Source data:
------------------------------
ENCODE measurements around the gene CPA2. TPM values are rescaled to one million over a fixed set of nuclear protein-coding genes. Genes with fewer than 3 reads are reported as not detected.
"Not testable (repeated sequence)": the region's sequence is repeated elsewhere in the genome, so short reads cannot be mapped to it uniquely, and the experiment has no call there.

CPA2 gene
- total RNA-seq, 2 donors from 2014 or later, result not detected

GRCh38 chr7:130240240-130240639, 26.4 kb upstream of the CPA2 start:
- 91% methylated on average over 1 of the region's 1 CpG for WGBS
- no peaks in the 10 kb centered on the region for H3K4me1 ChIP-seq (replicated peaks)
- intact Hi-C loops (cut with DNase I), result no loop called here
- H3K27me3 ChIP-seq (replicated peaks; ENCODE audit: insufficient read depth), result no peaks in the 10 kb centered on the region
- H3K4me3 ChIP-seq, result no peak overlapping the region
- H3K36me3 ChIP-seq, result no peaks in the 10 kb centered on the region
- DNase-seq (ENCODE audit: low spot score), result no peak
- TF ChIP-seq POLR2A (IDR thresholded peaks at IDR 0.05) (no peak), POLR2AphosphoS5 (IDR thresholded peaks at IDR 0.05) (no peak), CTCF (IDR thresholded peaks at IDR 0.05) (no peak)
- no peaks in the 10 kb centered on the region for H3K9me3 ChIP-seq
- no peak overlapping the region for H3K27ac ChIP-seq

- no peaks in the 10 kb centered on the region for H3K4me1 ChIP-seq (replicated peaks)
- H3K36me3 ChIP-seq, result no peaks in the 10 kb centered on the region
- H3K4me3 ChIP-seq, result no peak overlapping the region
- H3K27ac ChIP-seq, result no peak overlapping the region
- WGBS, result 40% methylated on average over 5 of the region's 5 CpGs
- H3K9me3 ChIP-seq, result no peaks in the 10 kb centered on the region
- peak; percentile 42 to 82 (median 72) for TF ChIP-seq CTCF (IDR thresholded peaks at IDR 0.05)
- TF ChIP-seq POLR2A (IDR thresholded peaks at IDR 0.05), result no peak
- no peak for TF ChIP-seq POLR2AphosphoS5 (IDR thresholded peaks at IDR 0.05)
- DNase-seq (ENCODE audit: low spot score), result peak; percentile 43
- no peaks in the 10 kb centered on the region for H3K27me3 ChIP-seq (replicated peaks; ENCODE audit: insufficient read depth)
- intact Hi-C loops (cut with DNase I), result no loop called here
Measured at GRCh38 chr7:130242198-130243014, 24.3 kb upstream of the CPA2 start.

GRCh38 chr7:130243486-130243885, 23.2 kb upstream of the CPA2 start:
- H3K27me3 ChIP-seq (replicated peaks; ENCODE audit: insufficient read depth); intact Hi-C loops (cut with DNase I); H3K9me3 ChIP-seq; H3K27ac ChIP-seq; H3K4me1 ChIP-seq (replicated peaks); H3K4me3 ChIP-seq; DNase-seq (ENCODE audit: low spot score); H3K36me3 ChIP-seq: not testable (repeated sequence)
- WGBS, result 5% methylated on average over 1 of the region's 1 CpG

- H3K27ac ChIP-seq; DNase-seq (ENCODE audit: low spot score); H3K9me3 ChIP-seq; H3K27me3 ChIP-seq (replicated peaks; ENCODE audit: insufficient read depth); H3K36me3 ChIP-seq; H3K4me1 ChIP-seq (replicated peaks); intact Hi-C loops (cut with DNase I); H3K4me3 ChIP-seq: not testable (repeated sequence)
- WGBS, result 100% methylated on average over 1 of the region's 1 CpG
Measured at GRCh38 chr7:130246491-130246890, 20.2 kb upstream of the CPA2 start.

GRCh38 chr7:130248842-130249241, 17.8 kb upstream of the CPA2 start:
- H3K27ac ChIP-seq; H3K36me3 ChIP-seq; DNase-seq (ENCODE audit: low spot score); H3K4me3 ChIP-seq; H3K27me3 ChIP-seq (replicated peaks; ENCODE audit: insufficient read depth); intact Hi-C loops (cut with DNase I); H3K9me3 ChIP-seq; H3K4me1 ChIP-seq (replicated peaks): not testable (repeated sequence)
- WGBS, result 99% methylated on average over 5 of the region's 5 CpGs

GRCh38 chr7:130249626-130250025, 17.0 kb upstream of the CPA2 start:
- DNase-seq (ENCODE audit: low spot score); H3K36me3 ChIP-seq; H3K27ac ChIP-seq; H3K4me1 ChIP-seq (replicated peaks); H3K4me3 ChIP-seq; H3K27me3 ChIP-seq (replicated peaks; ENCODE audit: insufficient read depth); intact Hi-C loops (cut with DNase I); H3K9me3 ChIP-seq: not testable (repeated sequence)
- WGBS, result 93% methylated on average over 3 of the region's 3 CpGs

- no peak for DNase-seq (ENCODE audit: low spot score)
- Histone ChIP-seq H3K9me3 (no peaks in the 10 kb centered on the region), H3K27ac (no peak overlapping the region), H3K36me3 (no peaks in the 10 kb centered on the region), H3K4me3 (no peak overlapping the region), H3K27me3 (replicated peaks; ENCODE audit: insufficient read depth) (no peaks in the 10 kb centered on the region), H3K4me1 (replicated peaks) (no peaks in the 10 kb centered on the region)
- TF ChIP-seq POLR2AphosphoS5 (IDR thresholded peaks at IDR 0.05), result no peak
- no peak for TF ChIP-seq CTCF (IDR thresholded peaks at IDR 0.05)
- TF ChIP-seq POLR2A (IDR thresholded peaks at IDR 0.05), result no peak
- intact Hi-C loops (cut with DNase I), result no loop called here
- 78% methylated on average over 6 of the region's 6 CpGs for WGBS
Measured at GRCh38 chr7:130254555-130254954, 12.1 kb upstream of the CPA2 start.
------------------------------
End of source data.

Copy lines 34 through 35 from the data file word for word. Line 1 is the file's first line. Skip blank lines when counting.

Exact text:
Measured at GRCh38 chr7:130246491-130246890, 20.2 kb upstream of the CPA2 start.

GRCh38 chr7:130248842-130249241, 17.8 kb upstream of the CPA2 start: